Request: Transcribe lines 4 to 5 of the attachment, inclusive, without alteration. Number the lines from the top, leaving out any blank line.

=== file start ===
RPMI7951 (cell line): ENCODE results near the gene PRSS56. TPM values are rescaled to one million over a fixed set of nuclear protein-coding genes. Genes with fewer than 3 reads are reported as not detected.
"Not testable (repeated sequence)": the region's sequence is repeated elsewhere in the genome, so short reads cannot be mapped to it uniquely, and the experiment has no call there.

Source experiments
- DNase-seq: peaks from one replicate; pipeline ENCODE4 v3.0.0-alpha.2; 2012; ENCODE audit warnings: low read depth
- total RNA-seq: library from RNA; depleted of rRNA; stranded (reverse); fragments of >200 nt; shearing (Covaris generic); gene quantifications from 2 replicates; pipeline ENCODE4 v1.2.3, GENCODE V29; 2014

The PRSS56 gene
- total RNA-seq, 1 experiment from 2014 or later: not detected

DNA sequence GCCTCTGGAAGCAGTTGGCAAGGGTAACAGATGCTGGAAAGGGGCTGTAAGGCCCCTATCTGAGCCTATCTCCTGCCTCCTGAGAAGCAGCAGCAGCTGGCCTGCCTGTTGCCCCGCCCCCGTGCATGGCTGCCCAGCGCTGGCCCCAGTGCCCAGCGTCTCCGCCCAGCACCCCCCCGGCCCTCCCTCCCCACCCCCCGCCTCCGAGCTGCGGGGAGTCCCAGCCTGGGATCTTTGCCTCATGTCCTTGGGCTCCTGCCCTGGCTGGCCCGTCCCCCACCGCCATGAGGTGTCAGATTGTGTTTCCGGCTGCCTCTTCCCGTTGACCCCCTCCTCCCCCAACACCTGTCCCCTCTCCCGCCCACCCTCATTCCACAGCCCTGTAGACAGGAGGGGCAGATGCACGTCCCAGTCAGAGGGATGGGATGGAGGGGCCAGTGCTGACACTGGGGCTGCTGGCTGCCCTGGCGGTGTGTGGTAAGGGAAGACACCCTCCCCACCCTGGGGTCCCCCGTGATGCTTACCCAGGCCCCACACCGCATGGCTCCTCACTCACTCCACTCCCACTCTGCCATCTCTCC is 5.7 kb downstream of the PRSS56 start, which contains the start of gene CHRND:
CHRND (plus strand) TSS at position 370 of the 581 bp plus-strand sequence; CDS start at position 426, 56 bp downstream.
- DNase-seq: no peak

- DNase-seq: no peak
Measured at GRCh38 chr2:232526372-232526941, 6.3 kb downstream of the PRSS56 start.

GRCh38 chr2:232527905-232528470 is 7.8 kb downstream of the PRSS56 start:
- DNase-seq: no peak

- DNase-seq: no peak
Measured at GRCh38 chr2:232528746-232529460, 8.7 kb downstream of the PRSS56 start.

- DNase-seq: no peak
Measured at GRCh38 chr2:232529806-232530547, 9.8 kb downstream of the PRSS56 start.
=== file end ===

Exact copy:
- DNase-seq: peaks from one replicate; pipeline ENCODE4 v3.0.0-alpha.2; 2012; ENCODE audit warnings: low read depth
- total RNA-seq: library from RNA; depleted of rRNA; stranded (reverse); fragments of >200 nt; shearing (Covaris generic); gene quantifications from 2 replicates; pipeline ENCODE4 v1.2.3, GENCODE V29; 2014